Philly seniors want new mayor to solve crime
Older Philadelphians are sending a clear signal to mayoral candidates: Make the city safer.
Driving the news: A new AARP survey of registered voters aged 50 and older found public safety was among the top issues in the race.
- 79% said they were “much more likely” to vote for a candidate that ensures every neighborhood is safe for all residents, per the survey, which was conducted in February.
- And nearly 52% of respondents said they've considered moving out of their neighborhoods in the past year, with public safety the main reason.
Why it matters: Older residents are a big voting bloc, even in the May primary, which traditionally sees low voter turnout. That means they could have a major influence in this year's race, where a dozen Democratic mayoral candidates with no clear frontrunner are vying for their party’s ticket.
Zoom in: The AARP survey found that older residents have considered leaving their neighborhoods for reasons besides crime, including high property taxes and wanting to live in an area with a lower cost of living.
By the numbers: 53% said they disapproved of Mayor Jim Kenney.
- Nearly 46% were dissatisfied with City Council.
Between the lines: The survey had a sample size of 826 adults over 50 years old, most of whom said they were “very likely” to vote (80%).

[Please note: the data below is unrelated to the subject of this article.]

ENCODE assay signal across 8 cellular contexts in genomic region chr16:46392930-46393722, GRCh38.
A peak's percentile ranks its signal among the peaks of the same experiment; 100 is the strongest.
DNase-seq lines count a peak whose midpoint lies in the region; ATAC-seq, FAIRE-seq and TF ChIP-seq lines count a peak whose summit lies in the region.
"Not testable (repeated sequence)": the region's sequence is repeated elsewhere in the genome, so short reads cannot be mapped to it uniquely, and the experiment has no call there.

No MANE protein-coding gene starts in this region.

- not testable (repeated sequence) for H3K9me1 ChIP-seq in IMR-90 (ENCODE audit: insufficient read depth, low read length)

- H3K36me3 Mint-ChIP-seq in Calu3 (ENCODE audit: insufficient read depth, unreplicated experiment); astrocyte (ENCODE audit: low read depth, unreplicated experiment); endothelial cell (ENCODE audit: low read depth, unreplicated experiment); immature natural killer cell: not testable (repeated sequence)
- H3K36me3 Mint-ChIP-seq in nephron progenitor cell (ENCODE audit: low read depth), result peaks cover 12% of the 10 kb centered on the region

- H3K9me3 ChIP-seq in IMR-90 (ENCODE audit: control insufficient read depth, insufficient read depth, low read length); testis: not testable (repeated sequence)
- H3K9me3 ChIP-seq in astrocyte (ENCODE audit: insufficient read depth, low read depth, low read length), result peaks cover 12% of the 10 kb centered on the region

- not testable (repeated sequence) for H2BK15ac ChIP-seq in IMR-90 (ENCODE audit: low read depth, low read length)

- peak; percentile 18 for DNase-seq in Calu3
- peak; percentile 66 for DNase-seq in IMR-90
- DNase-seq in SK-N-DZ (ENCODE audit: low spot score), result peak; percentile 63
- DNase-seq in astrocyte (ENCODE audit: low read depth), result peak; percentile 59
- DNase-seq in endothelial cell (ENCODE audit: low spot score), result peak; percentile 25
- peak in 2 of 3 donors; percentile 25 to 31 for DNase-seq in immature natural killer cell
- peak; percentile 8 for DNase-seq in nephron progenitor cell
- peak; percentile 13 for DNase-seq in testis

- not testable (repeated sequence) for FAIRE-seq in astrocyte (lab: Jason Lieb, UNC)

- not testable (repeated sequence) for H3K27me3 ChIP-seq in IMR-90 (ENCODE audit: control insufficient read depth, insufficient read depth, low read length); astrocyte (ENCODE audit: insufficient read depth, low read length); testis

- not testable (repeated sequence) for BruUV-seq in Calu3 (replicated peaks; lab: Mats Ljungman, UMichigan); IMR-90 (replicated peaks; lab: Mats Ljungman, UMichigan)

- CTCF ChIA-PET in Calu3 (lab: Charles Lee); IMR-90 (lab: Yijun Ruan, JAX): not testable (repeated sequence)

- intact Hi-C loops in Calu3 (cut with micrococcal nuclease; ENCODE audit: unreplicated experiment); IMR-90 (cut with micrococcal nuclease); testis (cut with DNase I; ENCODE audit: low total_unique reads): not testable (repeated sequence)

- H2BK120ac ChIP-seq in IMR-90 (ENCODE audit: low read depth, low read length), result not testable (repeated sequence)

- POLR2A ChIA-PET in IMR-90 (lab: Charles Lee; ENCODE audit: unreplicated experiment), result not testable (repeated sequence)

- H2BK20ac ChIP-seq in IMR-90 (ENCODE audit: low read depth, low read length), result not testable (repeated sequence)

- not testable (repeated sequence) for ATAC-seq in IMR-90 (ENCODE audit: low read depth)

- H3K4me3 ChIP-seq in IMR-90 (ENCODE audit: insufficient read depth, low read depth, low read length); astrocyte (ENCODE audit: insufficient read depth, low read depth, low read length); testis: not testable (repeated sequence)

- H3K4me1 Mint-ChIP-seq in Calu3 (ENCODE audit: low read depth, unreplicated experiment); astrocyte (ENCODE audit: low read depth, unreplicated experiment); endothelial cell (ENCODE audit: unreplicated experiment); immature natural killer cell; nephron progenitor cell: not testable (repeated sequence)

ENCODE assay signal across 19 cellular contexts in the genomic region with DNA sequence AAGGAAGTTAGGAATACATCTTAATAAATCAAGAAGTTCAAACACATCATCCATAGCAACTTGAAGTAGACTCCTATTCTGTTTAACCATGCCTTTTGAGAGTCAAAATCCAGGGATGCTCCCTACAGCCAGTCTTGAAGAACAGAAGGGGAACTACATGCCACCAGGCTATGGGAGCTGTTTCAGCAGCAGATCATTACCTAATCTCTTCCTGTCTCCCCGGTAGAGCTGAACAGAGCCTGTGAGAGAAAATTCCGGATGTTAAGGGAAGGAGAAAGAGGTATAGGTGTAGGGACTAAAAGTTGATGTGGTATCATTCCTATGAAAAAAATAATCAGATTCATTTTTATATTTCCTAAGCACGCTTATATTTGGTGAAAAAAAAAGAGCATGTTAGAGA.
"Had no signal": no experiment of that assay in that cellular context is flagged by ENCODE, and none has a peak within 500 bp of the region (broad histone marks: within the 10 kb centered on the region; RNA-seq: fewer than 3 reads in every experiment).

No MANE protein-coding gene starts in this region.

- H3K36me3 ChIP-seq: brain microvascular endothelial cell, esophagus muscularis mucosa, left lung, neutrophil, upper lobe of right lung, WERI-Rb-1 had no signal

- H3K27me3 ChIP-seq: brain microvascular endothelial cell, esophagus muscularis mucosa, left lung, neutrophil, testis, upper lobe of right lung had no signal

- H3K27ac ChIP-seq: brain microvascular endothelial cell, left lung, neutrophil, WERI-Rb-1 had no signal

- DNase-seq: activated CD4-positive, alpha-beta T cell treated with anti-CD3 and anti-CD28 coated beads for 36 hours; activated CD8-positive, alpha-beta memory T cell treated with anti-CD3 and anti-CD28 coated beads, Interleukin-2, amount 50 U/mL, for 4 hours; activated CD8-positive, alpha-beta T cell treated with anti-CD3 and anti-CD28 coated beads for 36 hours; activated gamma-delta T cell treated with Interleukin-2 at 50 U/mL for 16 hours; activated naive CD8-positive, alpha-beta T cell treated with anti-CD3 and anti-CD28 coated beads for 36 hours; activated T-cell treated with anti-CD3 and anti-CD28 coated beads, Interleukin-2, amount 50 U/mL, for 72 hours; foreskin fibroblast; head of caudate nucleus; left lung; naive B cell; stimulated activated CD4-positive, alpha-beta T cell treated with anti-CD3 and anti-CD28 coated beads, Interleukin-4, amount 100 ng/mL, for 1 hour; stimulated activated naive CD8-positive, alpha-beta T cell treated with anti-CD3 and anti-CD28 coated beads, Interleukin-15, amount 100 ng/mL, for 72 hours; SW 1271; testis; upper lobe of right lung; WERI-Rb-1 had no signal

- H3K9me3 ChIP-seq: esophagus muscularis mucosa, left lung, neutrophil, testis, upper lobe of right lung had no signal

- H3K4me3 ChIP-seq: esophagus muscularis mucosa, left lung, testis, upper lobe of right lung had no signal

- The survey had a margin of error of +/- 3.4 percentage points.
What they’re saying: While several candidates have issued public safety plans, they're lacking a clear “plan of action” to take on the issue, Bill Johnston-Walsh, Pennsylvania state director for AARP, tells Axios.
- “It’s a wake-up call,” he says of the survey. “Older Philadelphians are watching [candidates] and listening to what they’re saying.”
Mustafa Rashed, CEO of lobbying and communications firm Bellevue Strategies, tells Axios it was no surprise that public safety is top of mind.
- “The candidate that can best demonstrate a clear vision on how to address the public safety issue will be well positioned to win the nomination,” he said.
What's next: Ballot positioning will be determined on Wednesday, when candidates draw numbers from an old Horn & Hardart coffee can at City Hall.
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